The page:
This image of a Demiurge selecting entities and applying functions to them would have equal value for the Platonist and the fictionalist, at least if the Platonist hews to Plato.  For Plato regarded regarded his Forms (abstract objects) as real, but his Demiurge as just a myth, just a picture…in other words, a fiction. Likewise, our Demiurge, our all-seeing, untroubled-by-ambiguity selector of entities, is just a picture, a creature existing only in the realm of ‘as if’.  We need this picture as a psychological crutch to make up for that lack of any concrete implementation of the abstract operations which gets the bee in our bonnet buzzing. 

One side-note:  Santorini and Kroch have the function laughs returning both a truth value and a phrase (Lukas laughed).  But isn’t a function supposed to always return just a single value?

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Semantic Vs. Syntactic Arguments, Their Real Or Alleged Distinction

When John runs, he is, whatever else he is doing, transferring energy to the ground beneath him.  But when we say ‘John runs’, it never seems to matter to us what is happening to the ground.  We are just interested in John’s running.  So ‘runs’ in ‘John runs’ is a one-place relation.  John is the sole “central participant” in the situation comprising his running, at least when … (see below).  RUNS(John).

When Joe eats, or Satish reads, sometimes all that matters to us is that Joe is eating, or that Satish is reading.  In that case, the corresponding relations are the one-place relations given by EATS(Joe) and READS(Satish).  But sometimes it does matter to us what Joe is eating, or what Satish is reading.   In that case, different relations come into play, namely, the two-place relations given by EATS(Joe, salmon fillet with barcode 1123581321) (why I impishly specify the barcode may or may not become clear in later posts; it is something dba-related), READS(Satish, Die Phaenomenologie Des Geistes).  What Joe is eating matters to us at the moment because he is discussing his plan to lose weight; what Satish is reading matters because we know that, given what he is reading, the wiring in his brain is in danger of becoming a tangled mess.  Likewise, sometimes it matters to use where John is running to.  John is running to a place where the tiger chasing him cannot easily turn him into a meal.  RUNS(John, place where the tiger cannot reach him, identified by GPS coordinates 95°23’29″W, 29°48’27″N).

So EATS is not a single verb, because it sometimes names a one-place relation, and sometimes a two-place relations.  Ditto READS and RUNS.

In Chapter 3, Some basic linguistic relations chapter, of their The syntax of natural language:  An online introduction using the Trees program Beatrice Santorini and Anthony Kroch distinguish between semantic arguments and syntactic arguments in an attempt to explain why these verbs sometimes take just one argument, sometimes two.   Semantic arguments are the “central participants in a situation.”  This is at least intuitively clear to me.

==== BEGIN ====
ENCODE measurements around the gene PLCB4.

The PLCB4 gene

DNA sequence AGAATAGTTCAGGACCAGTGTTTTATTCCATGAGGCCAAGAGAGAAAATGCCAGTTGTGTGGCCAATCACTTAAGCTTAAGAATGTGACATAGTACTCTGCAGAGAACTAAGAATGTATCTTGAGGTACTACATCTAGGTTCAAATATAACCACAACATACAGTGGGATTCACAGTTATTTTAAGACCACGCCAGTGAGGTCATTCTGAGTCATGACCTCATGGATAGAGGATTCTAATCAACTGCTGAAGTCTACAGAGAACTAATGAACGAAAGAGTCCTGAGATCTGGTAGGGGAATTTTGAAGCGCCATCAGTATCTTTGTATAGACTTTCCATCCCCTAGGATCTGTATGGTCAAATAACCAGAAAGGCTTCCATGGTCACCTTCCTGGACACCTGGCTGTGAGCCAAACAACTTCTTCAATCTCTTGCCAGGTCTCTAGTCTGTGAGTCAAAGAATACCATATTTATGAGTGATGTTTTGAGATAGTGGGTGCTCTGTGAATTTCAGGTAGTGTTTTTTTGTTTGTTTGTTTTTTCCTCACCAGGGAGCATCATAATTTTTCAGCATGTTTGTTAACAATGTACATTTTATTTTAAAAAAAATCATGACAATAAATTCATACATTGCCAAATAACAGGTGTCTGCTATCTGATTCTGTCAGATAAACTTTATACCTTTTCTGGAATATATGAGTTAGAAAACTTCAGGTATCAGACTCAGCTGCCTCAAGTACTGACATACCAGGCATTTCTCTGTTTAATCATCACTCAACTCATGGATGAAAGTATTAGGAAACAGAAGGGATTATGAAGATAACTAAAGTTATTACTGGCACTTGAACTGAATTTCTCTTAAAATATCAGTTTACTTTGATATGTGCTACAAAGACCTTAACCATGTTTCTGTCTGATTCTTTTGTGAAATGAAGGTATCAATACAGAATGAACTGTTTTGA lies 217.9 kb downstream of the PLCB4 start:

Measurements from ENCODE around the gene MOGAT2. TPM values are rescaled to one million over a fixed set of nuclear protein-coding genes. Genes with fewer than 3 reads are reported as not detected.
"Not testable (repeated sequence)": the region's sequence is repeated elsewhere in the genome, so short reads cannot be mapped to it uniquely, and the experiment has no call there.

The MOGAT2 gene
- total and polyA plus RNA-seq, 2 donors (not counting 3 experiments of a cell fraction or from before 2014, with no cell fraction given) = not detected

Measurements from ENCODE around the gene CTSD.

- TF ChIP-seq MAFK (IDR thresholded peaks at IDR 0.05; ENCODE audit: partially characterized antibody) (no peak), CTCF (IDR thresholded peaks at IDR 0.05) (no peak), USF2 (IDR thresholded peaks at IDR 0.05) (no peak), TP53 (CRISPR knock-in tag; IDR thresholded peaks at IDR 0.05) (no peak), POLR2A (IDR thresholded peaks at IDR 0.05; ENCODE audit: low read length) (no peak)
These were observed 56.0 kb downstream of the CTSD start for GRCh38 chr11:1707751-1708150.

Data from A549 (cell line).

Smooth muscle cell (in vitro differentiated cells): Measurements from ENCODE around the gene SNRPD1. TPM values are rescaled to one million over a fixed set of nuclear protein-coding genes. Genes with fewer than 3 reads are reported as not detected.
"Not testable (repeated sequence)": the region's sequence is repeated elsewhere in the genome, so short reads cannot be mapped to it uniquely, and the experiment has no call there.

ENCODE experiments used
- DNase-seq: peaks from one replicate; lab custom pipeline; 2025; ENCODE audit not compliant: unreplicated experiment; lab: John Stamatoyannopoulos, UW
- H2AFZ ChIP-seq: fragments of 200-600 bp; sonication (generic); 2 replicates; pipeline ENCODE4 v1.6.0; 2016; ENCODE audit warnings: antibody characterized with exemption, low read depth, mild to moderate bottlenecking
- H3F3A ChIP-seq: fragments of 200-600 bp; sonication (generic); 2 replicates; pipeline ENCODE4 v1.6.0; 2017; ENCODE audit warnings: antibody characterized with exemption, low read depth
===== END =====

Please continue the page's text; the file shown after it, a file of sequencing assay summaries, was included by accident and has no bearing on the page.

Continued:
Syntactic arguments are…well, I am really  not clear what a syntactic argument is supposed to be.  “Syntactic arguments, on the other hand, are constituents that appear in particular syntactic positions (see Chapter 4 for further discussion)”, say Santorini and Kroch.  Doubtlessly what a syntactic argument is as distinct from a semantic argument will be completely clear to me, in fact, as obvious as dust, when I have digested Chapter 4, and everything I am saying now will become clearly beside the point.  But at the moment, I do not know what a syntactic argument is.

So for now, I will explain the ‘sometimes takes one argument, sometimes takes two arguments’ character of RUNS, EATS, and READS by claiming that EATS, for example, sometimes names a two-place relation and sometimes a one-place relation, depending upon the context.  EATS, RUNS, READS are ambiguous.

I am throwing this explanation up into the air, with the intention of seeing how long or how short a time it takes for it to get shot down by someone with a better grasp of linguistics.  Again, I am writing to learn.

Santorini and Kroch seem to think that, for example, EATS is a relation existing purely objectively, independently of contexts determined by what matters to us.  If I try to specify as completely as I can what eating comprises, I will include the fact there is an eater as well as food that goes into the eater’s alimentary system.  “eat denotes a relation between eaters and food.”  On the other hand, my attempt at a complete specification of what running comprises would include the fact that there is a runner as well as energy that the runner is transmitting to the ground.  Should I then say ‘runs denotes a relation between a runner and the ground’?  No, because what counts as a ‘central participant in a situation’ depends upon what matters to us, not on an exhaustive description of the situation by some perspectiveless, omniscient being for whom all aspects are equally important.  No mattering, no centrality.  No mattering, no relations named by verbs.  Different aspects of a situation that matter at a given time, different relations named by the same word, e.g., EATS, RUNS, READS.

That EATS, for example, may name different relations depending on the number of arguments it takes may get obscured a bit by the fact the flow of conversation can easily turn, at any moment, towards the topic of what Joe is eating.   That something is getting eaten is always very close to the surface when we say “Joe eats”, especially given that the flow of conversation can at any moment very easily turn towards the topic of what Joe is eating. It can easily become something that matters to us, requiring a different relation.   On the other hand, the flow of conversation never seems in danger of turning towards the energy that the ground is receiving when John runs.  So we never seem to need RUNS to name, in addition to RUNS(actor) and RUNS(actor, goal), the additional relation RUNS(actor, object getting transformed by receiving energy, goal).  Contrast this to THROWS, where what gets transformed by the reception of the throwing energy does usually matter to us.  THROWS( Travis, ball with barcode 1235, Tinh).  Travis throws the ball to Tinh.